By then the road markers had gone on to being straight and dusk had fallen. But I was happy. The world I had seen when the morning was a blush on the horizon, I was now looking at in the shadows cast by the moon, and it all seemed so different. If the morning belonged to sight, the evening belonged to instinct. When I read Aaliya Baba’s poems, this was the feeling I got. That she occupies the worlds of sights and instincts. That the land she comes from, its histories, its geopolitics has shaped the way she thinks, dreams, celebrates and travels. The land and the destiny it seems to be writing for itself permeates her identity and colours the world in the hues of violence and resistance. She writes,

The sacrificial Eid is yet months away
Yet Ishmael is dangled on the cross
The angels keep
their censored silences
and pour them into our hearts.

It isn’t even Muharram
But sisters wrap mourning
over their torn cloaks, and wipe off
sweat from the cold bullets
settled in the brows of their brothers.

Yesternight the guilty moon
wouldn’t show up.
All night it asked of me:
What joy could I shine upon
On all those slaughtered Eids?
I supplied no answers
the dread in my eyes furnished them.

(Eid ul Fitr in Kashmir)
Baba interrogates the self by pinning it against the ravaged land and the promise of what could have been. There is no bitterness, instead, an anger flows through that does watch for the elusive glimmer of hope. Her voice rings with a certain fearlessness as she hacks her way through uncomfortable truths. There is immense strength in her words and her themes encompass a wide variety of subjects such as the conversations around writing, the semantics of resistance that inform her writing and the ways that the discourses of the mind shape that of the body.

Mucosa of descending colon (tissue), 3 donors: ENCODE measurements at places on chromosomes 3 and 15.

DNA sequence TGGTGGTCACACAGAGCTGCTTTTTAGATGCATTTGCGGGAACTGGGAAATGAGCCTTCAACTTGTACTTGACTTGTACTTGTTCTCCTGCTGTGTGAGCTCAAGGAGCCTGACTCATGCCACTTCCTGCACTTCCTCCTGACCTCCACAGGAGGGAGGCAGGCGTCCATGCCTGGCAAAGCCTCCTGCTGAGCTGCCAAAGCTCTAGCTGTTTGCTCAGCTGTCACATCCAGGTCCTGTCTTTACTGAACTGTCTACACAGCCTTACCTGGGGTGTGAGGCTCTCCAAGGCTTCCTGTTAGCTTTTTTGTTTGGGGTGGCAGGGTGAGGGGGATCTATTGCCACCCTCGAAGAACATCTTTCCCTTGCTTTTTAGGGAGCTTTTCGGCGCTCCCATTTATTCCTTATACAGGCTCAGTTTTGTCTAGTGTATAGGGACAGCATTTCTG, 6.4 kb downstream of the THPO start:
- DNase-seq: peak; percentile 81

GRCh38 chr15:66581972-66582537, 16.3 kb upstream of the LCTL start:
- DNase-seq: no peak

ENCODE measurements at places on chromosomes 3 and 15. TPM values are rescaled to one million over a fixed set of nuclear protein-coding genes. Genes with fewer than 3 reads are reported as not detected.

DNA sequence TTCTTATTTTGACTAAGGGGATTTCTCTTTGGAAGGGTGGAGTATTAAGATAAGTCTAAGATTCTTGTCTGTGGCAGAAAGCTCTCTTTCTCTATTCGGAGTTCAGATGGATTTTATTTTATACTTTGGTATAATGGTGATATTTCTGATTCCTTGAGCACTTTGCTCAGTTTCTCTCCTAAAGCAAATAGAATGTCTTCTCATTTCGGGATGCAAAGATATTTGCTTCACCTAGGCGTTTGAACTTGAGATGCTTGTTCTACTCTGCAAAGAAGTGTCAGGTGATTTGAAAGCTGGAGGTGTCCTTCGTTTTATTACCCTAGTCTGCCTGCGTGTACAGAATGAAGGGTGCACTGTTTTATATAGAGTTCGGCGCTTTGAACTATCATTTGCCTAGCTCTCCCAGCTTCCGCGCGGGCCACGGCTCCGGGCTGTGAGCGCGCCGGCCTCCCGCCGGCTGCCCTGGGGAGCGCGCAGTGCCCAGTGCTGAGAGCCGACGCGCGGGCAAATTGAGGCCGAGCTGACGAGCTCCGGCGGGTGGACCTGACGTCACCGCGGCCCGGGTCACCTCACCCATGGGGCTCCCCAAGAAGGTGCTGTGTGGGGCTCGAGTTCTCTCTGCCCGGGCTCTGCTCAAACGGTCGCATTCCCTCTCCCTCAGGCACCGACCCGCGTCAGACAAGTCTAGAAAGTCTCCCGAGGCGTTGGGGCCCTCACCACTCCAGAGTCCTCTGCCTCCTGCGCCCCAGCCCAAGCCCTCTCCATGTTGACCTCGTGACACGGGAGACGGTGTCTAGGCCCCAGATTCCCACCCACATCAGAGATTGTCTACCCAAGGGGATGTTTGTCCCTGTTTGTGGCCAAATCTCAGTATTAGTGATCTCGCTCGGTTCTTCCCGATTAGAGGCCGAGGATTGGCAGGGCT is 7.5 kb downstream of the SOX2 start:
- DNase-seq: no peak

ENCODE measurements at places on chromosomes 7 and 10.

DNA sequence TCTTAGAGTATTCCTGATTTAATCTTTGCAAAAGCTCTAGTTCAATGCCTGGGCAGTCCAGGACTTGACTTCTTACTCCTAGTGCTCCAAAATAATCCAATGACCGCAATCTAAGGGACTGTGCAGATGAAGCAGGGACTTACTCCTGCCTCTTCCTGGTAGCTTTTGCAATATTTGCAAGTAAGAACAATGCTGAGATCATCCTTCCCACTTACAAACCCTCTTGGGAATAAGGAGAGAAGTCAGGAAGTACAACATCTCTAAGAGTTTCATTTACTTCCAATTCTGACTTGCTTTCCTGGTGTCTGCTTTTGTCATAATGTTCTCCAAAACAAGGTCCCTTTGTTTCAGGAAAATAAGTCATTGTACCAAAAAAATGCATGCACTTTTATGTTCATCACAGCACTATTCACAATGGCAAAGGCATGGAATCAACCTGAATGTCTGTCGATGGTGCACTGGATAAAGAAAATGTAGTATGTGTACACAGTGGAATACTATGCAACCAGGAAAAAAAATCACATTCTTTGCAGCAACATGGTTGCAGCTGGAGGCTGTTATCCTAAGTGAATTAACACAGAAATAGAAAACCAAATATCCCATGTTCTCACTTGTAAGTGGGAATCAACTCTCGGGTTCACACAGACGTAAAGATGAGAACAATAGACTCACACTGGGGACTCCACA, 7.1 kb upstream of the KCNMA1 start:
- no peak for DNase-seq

We live only one season
In the life of a tree.
It lives our lifetime
In just one cycle of seasons.

(Man and Trees)
These lines made me reflect on the tree I left behind and of the bird sculpted atop the hill. I thought of the ways the non-humans carry our baggage, our anxieties and seem to exist to enable us to carry out our tasks of revenge, lust, greed, salvation. The anthropomorphic in us just doesn’t seek permission. It slathers significations, attributes love, enforces loyalties and createsexpectations. Nature, however, tries to survive. We will never know if within all these tales there is Jatayu’s untold tale of revenge- a revenge he was willing to die for. One that he passed on the baton to an ideal king and sent him on his way to commit another heinous crime- no less in
magnitude to the kidnapping of Sita. The murder of Bali. And thus, set in motion a chain of events whose cataclysmic effects were felt for several births and generations thence. Karma is merely a synonym for chain reaction. It’s a way of telling us that nothing in this world goes by
without making its presence felt. That a tree standing in an open field in Kerala can come back through the verses of Aaliya Baba who lives in Kashmir. That one doesn’t have to visit a bird who is for posterity, etched in pain on top of a hill down which people can rappel or take cable
cars from. The bird flies down and looks over your shoulder as you read verses of sacrifice, lament and bravery.